Report of torture by Myanmar military sparks calls for probe from State Department, Congress
An AP report details the secretive detention system that has been in place in Myanmar since the military takeover in February.
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The U.S. Department of State on Friday demanded an investigation into the Myanmar military following a news report that found systemic torture of detainees across the country.
The report by the Associated Press was based on interviews with 28 people, including women and children who have been imprisoned and released since the military took control of the government in February.
"We are outraged and disturbed by ongoing reports of the Burmese military regime's use of 'systematic torture' across the country," said the State Department. "Reports of torture in Burma must be credibly investigated, and those responsible for such abuses must be held accountable." Burma is an alternative name for the country.
The AP report provided the State Department, members of Congress, and the public with a comprehensive view of the Myanmar military's highly secretive detention system, which has held more than 9,000 people since the takeover.
At least 131 detainees have reportedly been tortured to death since February, and more than 1,000 others have been killed by security forces.
"The AP's investigation sheds important light on the scope and systemic nature of the junta's criminal torture campaign," said Tom Andrews, a United Nations special rapporteur on Myanmar. "The confession of military personnel who directly witnessed detainees being tortured to death will be important for accountability efforts, as well as the AP's uncovering of torture and interrogation center locations."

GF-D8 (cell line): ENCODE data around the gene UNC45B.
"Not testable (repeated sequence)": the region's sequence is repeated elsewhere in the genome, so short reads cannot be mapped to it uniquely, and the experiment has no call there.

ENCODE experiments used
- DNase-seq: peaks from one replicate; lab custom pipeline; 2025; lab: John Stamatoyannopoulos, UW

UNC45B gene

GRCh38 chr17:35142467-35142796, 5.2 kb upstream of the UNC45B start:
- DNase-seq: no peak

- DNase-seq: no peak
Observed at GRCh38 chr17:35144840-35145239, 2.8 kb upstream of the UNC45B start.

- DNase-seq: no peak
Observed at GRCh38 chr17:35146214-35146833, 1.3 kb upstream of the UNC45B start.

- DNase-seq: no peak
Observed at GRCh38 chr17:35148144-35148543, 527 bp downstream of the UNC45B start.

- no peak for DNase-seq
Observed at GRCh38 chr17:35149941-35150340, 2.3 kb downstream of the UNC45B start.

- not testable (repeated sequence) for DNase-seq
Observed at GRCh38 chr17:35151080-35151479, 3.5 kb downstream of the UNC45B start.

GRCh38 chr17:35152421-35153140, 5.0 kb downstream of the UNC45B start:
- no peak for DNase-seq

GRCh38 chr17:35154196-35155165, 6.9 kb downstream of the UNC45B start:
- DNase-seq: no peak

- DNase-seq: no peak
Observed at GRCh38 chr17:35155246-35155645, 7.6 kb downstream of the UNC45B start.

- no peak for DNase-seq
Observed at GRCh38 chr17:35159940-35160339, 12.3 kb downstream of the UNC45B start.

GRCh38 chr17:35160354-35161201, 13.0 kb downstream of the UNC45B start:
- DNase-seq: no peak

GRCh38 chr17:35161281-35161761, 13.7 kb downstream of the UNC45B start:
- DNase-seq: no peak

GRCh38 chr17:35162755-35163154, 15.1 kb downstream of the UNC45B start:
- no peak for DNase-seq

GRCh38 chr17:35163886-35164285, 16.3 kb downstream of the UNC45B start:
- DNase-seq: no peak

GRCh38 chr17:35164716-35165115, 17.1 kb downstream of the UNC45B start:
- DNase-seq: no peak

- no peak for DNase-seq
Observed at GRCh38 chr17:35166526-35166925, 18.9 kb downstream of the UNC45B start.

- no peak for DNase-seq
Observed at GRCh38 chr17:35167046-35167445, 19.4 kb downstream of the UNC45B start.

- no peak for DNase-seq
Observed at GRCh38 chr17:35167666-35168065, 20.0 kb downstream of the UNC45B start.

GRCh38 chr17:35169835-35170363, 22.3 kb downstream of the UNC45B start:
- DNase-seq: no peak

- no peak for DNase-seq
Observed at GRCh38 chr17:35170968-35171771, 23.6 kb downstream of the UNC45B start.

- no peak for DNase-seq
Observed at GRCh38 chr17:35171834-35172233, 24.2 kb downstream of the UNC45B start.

Texas Rep. Michael McCaul, the top Republican on the House Foreign Affairs Committee, encouraged his colleagues to hold a vote on the BURMA Act, which would authorize additional targeted sanctions against the Burmese army.
"The disturbing reporting by the Associated Press on the sadistic torture and horrific violence committed by the Burmese military junta are sadly the latest in a long string of their atrocities, including genocide against the Rohingya," said McCaul, referring to the 2017 mass rape and slaughter of thousands of Rohingya Muslims.
The United States, United Kingdom, and European Union have placed sanctions on high-ranking members of the Myanmar military and state-owned and controlled companies, although those authorities have not yet sanctioned American and French oil and gas companies working in Myanmar. The business of those companies has enabled the military to maintain its single largest source of foreign currency revenue, which is in turn used by the military to purchase weapons.
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